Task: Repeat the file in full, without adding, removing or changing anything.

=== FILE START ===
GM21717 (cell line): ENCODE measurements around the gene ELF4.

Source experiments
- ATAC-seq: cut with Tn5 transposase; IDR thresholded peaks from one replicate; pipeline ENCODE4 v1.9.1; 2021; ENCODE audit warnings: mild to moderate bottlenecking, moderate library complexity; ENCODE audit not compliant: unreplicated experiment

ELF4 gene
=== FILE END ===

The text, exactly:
GM21717 (cell line): ENCODE measurements around the gene ELF4.

Source experiments
- ATAC-seq: cut with Tn5 transposase; IDR thresholded peaks from one replicate; pipeline ENCODE4 v1.9.1; 2021; ENCODE audit warnings: mild to moderate bottlenecking, moderate library complexity; ENCODE audit not compliant: unreplicated experiment

ELF4 gene